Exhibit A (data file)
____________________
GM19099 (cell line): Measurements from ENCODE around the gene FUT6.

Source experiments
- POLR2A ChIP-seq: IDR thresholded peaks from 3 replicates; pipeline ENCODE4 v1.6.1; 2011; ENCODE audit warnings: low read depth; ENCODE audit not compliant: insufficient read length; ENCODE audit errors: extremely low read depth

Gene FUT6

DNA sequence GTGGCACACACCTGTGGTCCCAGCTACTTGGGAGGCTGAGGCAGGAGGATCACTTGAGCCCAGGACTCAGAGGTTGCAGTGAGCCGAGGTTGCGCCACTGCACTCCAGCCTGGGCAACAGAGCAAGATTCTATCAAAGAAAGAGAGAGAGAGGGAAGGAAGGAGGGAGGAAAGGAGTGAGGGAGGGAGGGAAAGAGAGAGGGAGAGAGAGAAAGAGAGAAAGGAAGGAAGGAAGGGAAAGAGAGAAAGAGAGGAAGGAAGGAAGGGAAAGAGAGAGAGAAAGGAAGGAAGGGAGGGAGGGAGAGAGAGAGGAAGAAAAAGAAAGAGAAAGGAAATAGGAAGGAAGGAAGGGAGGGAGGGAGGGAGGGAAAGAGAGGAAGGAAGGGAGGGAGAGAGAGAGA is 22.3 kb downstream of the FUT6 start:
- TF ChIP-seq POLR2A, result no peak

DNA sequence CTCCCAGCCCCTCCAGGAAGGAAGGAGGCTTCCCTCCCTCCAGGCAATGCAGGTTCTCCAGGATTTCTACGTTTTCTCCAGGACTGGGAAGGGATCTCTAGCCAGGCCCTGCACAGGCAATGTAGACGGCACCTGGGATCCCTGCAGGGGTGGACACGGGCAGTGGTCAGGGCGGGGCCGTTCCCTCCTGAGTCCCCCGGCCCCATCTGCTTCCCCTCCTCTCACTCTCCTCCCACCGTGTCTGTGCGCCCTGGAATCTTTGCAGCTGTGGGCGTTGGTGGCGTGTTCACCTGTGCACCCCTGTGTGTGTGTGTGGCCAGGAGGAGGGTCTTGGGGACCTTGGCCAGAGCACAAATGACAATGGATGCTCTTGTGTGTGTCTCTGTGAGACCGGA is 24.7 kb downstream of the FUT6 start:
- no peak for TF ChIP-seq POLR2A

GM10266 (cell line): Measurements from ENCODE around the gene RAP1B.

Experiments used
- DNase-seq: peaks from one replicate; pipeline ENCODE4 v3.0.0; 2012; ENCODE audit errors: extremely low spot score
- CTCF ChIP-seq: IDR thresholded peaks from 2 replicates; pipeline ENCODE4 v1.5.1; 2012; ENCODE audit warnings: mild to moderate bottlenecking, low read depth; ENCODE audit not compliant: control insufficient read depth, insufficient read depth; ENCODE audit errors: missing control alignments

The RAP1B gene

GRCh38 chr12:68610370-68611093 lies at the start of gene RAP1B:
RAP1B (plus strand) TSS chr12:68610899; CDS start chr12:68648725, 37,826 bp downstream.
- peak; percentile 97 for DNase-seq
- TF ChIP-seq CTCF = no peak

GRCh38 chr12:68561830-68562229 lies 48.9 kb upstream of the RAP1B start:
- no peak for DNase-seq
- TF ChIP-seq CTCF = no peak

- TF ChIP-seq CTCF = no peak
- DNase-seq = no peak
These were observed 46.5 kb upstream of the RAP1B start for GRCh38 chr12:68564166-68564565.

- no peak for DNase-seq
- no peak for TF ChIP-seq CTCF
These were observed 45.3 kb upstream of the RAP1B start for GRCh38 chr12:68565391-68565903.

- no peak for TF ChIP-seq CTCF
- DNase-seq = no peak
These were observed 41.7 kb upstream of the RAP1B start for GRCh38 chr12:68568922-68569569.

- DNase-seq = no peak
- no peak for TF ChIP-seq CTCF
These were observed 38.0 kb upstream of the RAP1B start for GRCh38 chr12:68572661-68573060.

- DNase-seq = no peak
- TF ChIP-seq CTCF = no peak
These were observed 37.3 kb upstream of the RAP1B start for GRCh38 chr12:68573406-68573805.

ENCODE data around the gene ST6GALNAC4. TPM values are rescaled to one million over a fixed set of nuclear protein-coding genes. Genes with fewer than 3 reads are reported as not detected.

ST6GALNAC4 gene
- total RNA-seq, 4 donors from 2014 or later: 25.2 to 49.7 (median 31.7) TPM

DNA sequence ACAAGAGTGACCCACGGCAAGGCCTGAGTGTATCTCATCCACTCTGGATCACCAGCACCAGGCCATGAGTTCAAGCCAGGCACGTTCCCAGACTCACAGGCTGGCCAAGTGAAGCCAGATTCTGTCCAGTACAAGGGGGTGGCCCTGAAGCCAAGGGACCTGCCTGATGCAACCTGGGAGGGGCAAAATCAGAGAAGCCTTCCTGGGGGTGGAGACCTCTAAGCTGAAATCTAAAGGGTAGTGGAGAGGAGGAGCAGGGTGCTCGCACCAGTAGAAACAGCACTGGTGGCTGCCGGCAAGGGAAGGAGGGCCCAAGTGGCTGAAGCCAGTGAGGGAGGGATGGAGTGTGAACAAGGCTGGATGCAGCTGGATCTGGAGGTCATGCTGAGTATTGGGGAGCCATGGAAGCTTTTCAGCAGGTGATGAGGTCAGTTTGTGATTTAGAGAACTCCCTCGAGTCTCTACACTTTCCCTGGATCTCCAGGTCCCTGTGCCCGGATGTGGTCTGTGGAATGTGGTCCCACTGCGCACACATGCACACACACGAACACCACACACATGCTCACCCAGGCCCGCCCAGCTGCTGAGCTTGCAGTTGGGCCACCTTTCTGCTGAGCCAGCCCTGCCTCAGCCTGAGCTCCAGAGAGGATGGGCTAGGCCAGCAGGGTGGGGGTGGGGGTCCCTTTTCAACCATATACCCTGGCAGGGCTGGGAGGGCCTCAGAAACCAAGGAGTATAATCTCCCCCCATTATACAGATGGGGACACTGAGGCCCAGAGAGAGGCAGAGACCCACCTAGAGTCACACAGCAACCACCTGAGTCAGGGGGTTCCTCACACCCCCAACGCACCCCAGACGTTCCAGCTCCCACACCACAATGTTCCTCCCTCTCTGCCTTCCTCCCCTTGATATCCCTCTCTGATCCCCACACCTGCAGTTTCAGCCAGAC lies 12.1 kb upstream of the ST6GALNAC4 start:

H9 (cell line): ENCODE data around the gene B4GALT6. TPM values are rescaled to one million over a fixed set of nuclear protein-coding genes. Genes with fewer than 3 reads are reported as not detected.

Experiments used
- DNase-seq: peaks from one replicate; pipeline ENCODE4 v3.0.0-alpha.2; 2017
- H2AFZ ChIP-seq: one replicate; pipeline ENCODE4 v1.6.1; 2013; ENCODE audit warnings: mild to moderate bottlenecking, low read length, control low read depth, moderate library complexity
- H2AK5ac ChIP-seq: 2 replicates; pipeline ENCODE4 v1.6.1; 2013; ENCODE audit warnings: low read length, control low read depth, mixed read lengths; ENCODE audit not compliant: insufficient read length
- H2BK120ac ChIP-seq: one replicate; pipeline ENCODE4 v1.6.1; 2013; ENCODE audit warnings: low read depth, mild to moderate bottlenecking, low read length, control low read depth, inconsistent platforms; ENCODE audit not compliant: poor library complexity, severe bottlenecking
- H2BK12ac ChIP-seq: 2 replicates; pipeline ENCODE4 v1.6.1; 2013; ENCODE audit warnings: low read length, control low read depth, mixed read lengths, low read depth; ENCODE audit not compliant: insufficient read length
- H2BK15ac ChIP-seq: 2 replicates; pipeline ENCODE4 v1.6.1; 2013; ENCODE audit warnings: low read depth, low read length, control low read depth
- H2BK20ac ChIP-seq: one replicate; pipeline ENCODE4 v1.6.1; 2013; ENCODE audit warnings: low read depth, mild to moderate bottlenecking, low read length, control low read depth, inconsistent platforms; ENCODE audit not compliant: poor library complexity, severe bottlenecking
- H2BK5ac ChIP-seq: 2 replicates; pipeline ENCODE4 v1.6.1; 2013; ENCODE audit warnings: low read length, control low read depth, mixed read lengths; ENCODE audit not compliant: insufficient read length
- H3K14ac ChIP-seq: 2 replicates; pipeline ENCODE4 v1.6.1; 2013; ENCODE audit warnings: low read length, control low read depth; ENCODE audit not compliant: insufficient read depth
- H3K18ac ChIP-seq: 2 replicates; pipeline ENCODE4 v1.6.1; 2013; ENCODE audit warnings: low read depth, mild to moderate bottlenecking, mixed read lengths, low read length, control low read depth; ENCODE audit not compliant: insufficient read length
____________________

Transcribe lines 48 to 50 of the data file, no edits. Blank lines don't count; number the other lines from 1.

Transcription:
- H2BK20ac ChIP-seq: one replicate; pipeline ENCODE4 v1.6.1; 2013; ENCODE audit warnings: low read depth, mild to moderate bottlenecking, low read length, control low read depth, inconsistent platforms; ENCODE audit not compliant: poor library complexity, severe bottlenecking
- H2BK5ac ChIP-seq: 2 replicates; pipeline ENCODE4 v1.6.1; 2013; ENCODE audit warnings: low read length, control low read depth, mixed read lengths; ENCODE audit not compliant: insufficient read length
- H3K14ac ChIP-seq: 2 replicates; pipeline ENCODE4 v1.6.1; 2013; ENCODE audit warnings: low read length, control low read depth; ENCODE audit not compliant: insufficient read depth